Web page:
The residential mortgage finance industry converged in Washington, D.C., Oct. 14-17, for the Mortgage Bankers Association Annual Convention & Expo. In contrast with last year, the good news is lenders appeared more prepared for a purchase market. The bad news is, despite a relatively strong economy, volumes are down for most lenders, housing inventories are still low and rising mortgage interest rates are putting more pressure on housing affordability.

Over the past year, various trade publications quoted plenty of executives who stated there would be considerable merger and acquisition (M&A) activity within the residential lending industry, but it was unusually quiet in the halls regarding this topic.

The convention seemed lighter in attendance compared with prior years, due in large part to the current state of the industry, with many lenders experiencing compressed margins and eroding financial net worth over the past year. Many warehouse banks and others confirmed this with shared concerns that the next 6 months should winnow out the survivors. Most agreed that many lenders are hunkering down and “right-sizing” for the new realities.

As many of you know, the MBA convention is a great venue for networking and learning about current happenings in the mortgage industry. Here are a few need-to-know takeaways from this year’s event:

  • Lenders/originators have put technology and product development in the forefront as means of reducing production costs and growing revenue
  • Non-QM volume will double again this year and into 2019. Industry participants in all channels remain very optimistic for growth in this segment. There also have been some reports of whole loan bulk deals going on in this segment. And look for continued growth in the number of correspondent investors within this sector
  • Correspondent investors, service providers and warehouse banks are starting to recognize the huge interest in construction lending and renovation products. Many lenders believe this is a great purchase market opportunity to support smaller home builders, provided loan originators are trained properly to support this type of business
  • Mortgage fulfillment services could see a steady pick up in business as banks and mortgage companies continue to look to reduce costs and regulatory burdens by outsourcing these services
  • Warehouse banks and aggregators are feeling intense pressure from originators to participate in eNotes and eClosings. The momentum and interest should see increased industry usage in 2019. A major aggregator recently announced its participation
  • Most firms are forecasting a slight drop in overall originations from this year to next, primarily due to even less refi and purchase business, weakened by all the reasons mentioned earlier. There are quite a few lenders still trying to grow production organically, but many are keeping a close eye on the fallout from lender closings and M&A activity for a possible pick-up in bringing on additional production teams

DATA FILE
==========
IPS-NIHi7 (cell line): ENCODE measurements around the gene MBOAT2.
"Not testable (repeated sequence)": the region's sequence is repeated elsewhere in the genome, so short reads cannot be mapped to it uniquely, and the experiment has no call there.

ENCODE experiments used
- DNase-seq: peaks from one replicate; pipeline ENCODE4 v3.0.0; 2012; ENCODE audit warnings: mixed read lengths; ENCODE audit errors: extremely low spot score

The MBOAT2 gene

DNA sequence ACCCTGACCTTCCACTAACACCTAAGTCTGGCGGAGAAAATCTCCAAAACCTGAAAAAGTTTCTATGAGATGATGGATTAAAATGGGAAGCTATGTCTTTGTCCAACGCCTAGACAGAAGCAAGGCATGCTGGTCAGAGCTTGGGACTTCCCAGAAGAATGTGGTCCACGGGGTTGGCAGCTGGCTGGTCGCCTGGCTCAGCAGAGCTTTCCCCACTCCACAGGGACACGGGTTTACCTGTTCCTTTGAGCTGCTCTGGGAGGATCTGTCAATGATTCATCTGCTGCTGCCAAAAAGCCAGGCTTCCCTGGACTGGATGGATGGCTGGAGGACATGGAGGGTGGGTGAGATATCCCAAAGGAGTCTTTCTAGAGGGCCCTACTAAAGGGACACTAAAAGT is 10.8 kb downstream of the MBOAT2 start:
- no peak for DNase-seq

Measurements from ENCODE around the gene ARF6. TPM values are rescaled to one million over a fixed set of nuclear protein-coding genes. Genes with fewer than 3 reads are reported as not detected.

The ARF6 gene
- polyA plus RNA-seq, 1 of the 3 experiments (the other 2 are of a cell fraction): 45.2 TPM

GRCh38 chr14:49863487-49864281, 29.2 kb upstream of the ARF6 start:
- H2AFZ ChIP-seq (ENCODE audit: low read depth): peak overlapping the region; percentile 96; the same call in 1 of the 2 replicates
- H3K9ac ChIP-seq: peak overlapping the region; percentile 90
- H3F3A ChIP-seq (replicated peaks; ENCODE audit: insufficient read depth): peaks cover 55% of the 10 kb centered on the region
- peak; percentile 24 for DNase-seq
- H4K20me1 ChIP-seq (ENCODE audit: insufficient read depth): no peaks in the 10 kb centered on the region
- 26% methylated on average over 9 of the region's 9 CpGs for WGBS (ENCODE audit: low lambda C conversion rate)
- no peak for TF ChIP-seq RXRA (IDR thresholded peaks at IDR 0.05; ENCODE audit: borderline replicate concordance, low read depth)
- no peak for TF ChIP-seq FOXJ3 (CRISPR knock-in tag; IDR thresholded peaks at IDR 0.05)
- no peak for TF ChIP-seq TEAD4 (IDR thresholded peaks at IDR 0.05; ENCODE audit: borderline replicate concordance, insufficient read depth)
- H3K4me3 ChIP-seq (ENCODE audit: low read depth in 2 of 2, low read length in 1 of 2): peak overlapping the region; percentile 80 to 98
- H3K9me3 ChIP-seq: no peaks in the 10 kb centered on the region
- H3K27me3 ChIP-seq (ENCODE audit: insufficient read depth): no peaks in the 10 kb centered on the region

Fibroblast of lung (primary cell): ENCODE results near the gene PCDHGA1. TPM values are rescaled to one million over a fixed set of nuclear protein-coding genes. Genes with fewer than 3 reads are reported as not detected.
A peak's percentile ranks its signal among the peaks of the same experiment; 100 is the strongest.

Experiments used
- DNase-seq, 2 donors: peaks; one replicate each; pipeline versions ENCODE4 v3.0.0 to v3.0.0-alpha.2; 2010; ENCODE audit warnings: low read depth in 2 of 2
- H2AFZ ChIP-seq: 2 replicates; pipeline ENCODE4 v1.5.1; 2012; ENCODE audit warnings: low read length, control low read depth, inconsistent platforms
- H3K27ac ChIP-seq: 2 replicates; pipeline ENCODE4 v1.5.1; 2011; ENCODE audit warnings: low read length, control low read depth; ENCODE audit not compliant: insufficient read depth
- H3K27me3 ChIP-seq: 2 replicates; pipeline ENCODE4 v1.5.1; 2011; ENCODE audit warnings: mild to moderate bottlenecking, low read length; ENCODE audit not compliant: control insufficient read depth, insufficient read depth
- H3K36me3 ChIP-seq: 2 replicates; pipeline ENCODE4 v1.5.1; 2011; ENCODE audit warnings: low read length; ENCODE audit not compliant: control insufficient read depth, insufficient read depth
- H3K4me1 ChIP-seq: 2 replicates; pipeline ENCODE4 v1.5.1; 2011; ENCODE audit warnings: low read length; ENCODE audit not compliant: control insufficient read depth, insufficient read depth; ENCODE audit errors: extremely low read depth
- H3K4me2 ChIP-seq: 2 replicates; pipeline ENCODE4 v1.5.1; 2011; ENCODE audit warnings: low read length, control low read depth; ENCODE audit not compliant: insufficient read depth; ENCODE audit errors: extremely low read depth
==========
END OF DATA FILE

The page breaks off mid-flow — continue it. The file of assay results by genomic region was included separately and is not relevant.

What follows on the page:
• The GSEs are on pace to implement their Single Security and Common Securitization Platform (CSP) initiative by June 2019. Continued testing is in the works as they expect to be ready to go with very little market disruption
  • While the overall scratch-and-dent loan market has slowed down some, it has not gone away! Lenders active in that space have more time to clean up their investor repurchase requests and see which borrowers may be able to refinance rather than selling these loans into the secondary market so nonbanks can move them off their warehouse lines
  • The future of the qualified mortgage (QM) GSE patch has hit the radar for some industry experts, now that the industry is struggling to grow portfolios with higher debt-to-income (DTI) ratio lending in the Agency-conforming and FHA space. The GSE patch expires Jan. 10, 2021, or the day the GSEs exit Federal Housing Finance Agency (FHFA) conservatorship, whichever happens first. Under the patch, a Fannie Mae or Freddie Mac automated underwriting system (AUS) approval automatically receives QM status. Once the patch expires, any loan with a DTI exceeding 43% will have non-QM status, and, therefore, will be ineligible for purchase by the GSEs

Lenders and investors are cautiously optimistic going into 2019. The main themes for the new year are survival, growth and lender product differentiation. Industry participants are already competing in a shrinking market, yet many believe if they are still standing by the middle of next year, all should be good. Time will tell! The implementation and execution for needed technology, combined with effective use of people and product innovation, may well be the deciding factors in how much the lending community can control and how successful it will be.

Lloyd San

Lloyd San - Retired MGIC Mortgage Market Manager

A 30-year mortgage industry veteran, retired in 2021, Lloyd San served as Mortgage Market Manager for Mortgage Guaranty Insurance Corporation (MGIC). Overseeing a national effort, he was responsible for managing all client-related capital market activities in the areas of bulk and correspondent loan referrals, investor introductions, structured products, whole loan sales, as well as product and personnel introductions.

In addition, he is chairman of the California Mortgage Bankers Association, Secondary Marketing Executive Committee and also serves on the Western Secondary Conference Committee.

A graduate of San Diego State University in California, Lloyd received his MBA in Financial Management from National University. He also holds a California Real Estate Broker’s License.

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